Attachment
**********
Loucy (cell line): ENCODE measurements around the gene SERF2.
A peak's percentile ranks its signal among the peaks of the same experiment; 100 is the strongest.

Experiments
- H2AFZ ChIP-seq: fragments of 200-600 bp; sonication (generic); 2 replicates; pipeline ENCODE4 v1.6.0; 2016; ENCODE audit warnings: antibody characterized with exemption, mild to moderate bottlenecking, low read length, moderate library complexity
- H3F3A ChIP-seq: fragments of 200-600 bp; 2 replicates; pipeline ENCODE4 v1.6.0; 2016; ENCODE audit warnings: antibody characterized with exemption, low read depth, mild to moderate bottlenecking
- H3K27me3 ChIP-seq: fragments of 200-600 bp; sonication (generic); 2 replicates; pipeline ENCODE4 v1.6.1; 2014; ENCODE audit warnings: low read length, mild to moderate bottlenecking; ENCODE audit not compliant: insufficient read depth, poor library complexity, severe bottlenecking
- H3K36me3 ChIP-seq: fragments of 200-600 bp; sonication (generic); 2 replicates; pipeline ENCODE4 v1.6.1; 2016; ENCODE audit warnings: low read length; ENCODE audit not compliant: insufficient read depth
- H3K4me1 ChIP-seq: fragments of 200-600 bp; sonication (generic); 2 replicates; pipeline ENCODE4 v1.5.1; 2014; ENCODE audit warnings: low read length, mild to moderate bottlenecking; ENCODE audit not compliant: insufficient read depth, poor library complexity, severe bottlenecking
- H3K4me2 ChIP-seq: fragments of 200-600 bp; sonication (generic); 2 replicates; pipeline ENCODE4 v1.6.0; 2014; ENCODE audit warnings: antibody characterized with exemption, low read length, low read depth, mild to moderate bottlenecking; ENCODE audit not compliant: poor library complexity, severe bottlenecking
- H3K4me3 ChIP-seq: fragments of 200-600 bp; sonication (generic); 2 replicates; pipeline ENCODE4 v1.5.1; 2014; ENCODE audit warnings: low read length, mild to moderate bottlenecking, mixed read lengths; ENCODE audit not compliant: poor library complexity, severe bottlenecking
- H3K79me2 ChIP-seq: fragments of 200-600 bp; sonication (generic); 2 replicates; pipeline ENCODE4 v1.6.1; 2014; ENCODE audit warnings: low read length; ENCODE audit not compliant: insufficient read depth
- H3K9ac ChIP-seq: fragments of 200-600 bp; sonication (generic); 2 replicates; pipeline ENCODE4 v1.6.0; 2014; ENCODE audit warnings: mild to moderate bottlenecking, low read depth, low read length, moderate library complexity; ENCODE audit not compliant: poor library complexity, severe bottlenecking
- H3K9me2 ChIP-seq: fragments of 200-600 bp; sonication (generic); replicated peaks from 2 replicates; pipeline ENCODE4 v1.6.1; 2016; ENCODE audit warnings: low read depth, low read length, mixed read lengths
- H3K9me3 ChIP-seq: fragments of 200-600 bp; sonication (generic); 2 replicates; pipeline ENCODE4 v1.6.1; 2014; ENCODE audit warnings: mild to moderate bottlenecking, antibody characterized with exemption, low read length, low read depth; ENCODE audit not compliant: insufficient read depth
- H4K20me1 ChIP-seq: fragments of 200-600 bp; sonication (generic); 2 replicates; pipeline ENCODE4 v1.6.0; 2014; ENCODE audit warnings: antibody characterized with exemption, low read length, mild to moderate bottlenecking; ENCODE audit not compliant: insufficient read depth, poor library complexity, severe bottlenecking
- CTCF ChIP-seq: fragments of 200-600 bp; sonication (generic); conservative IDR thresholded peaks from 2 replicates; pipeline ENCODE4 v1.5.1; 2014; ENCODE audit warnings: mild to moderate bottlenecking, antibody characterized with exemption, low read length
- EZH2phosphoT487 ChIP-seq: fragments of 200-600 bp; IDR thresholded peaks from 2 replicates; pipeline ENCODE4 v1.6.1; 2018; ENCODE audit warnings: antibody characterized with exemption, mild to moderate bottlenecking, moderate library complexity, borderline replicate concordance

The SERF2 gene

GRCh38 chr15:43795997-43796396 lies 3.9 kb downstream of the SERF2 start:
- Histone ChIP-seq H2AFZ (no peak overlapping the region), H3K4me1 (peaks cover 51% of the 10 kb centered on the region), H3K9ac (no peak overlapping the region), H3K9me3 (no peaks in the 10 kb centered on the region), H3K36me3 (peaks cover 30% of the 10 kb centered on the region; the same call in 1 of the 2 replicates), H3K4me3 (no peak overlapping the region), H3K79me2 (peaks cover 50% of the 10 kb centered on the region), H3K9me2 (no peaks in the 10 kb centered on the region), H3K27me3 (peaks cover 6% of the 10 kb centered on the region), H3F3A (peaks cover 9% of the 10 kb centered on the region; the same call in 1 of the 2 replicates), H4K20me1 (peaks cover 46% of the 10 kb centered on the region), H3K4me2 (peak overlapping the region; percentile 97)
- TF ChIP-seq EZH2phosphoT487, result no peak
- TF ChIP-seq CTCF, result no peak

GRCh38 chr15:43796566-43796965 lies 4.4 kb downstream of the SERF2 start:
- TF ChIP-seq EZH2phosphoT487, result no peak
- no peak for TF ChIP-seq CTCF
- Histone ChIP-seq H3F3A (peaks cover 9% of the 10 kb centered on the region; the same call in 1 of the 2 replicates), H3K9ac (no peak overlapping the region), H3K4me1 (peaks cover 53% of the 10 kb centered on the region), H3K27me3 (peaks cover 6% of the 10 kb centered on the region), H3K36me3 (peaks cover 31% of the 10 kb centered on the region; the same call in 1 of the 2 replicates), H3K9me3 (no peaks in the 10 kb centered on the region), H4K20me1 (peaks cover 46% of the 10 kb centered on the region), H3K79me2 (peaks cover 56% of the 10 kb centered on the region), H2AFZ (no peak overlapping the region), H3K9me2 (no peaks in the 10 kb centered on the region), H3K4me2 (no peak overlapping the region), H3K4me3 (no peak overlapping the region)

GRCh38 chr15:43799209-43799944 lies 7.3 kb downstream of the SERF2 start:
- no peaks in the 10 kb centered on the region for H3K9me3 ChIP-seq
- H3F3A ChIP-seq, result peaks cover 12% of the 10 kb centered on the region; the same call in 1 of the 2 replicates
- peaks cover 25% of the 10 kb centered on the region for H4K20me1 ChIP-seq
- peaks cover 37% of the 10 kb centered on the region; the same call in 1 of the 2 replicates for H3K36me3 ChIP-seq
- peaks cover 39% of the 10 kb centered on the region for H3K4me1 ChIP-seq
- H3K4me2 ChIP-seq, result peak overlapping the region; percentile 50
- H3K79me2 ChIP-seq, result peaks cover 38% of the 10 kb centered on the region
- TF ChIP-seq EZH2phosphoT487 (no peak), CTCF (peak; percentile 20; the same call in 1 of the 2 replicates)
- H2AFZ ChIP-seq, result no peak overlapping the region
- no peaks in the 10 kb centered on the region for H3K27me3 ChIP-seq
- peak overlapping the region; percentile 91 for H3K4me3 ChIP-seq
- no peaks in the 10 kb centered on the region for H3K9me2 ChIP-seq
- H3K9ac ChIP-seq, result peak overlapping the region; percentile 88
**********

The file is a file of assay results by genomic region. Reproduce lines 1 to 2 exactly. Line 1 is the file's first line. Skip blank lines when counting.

Loucy (cell line): ENCODE measurements around the gene SERF2.
A peak's percentile ranks its signal among the peaks of the same experiment; 100 is the strongest.